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LKQL is a domain specific scripting language. Its main purpose is to be used to express code checkers on the languages that LKQL handles (mainly Ada, C, Python, etc).
Here is an example of a very simple LKQL check, that will check that Ada code contains goto statements:
fun goto_statements(node) = node is GotoStmt
LKQL is used to express all the checks of the new version of GNATCheck (see https://www.adacore.com/gnatpro/toolsuite/gnatcheck). While it provides unprecedented flexibility and expressivity to express new checks/customize existing checks, it's slower than we would like, which is why we would like to develop a JIT compiler for it.
Here is LKQL's reference manual.
LKQL currently has a relatively simple recursive descent interpreter, which directly explores the syntax tree produced by LKQL's parser, and interprets programs.
The goal of the internship is to develop a compiler for LKQL. The base goal is to develop a naive, fast compiler which perform no optimizations, but additional goals might be to generate more efficient code by applying a number of possible techniques:
LKQL is a dynamically typed scripting language, so every value in the naive compiler will have to be boxed, but we can envision a better compilation scheme:
LKQL uses its dynamism pretty little, and the amount of existing LKQL code is still pretty small, so we can envision adding some amount of typing to the code, in order to be able to optimize compilation further.
We can have a more traditional approach using inline caches/runtime type introspection in the interpreter in order to infer types and produce optimized code in the compiler.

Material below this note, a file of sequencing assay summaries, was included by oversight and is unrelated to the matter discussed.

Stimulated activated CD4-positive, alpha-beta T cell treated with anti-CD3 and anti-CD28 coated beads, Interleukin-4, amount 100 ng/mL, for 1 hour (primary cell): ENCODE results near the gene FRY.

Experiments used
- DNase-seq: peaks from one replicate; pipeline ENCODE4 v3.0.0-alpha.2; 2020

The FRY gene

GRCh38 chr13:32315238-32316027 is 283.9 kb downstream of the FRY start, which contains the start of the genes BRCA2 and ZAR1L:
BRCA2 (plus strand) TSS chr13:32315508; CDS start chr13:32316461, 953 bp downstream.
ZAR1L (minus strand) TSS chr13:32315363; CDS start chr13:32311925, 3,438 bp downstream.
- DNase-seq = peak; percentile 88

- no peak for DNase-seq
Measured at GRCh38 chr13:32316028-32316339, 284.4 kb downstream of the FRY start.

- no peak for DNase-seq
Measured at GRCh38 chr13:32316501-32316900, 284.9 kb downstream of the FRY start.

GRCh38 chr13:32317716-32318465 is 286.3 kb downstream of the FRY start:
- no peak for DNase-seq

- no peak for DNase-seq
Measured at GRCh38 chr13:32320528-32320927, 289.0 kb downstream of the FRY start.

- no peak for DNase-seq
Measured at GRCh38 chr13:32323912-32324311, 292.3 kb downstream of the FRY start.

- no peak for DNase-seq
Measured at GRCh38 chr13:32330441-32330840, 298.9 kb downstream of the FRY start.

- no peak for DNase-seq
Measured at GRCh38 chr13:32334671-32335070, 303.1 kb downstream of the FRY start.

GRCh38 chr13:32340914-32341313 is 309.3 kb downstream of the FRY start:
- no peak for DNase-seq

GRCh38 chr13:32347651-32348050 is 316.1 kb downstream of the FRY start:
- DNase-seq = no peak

The backend target is open, and might have effects on performance, both of the compiler and of the generated code. Possible options are:
Generating Ada/C code and compiling it with gcc on the fly, and then dynamically loading generated symbols. Given the amount of LKQL code, while this approach might seem inefficient, it might be totally sufficient for our needs.
Using LLVM/gcc's libjit. This might incur more work but allow us to have a more efficient compilation pipeline.
Using a JIT generation framework, such as RPython or Graal/Truffle. While those are very attractive on paper, because they will allow for a smaller effort the generation of a JIT that will probably be much faster than what we could have gotten by hand, they have other problems, most notably the fact that a lot of what exists for LKQL will have to be redeveloped/bound to be accessible from those frameworks.
The job of the intern will be to assess what the best approach is, with help, and start prototyping one or several approaches, hopefully getting conclusive enough results that we can compare the JIT's result against the baseline (the existing interpreter).
Skills required or Nice to have:
Experience with one high-level programming language (ideally Ada or Python)
Ease with UNIX command-line shell and git
Experience (academic or professional) in compilers/language front ends, or at the very least a strong interest for the topic.
Timeframe and location:
Flexible timeframe, ideally with a duration of 6 months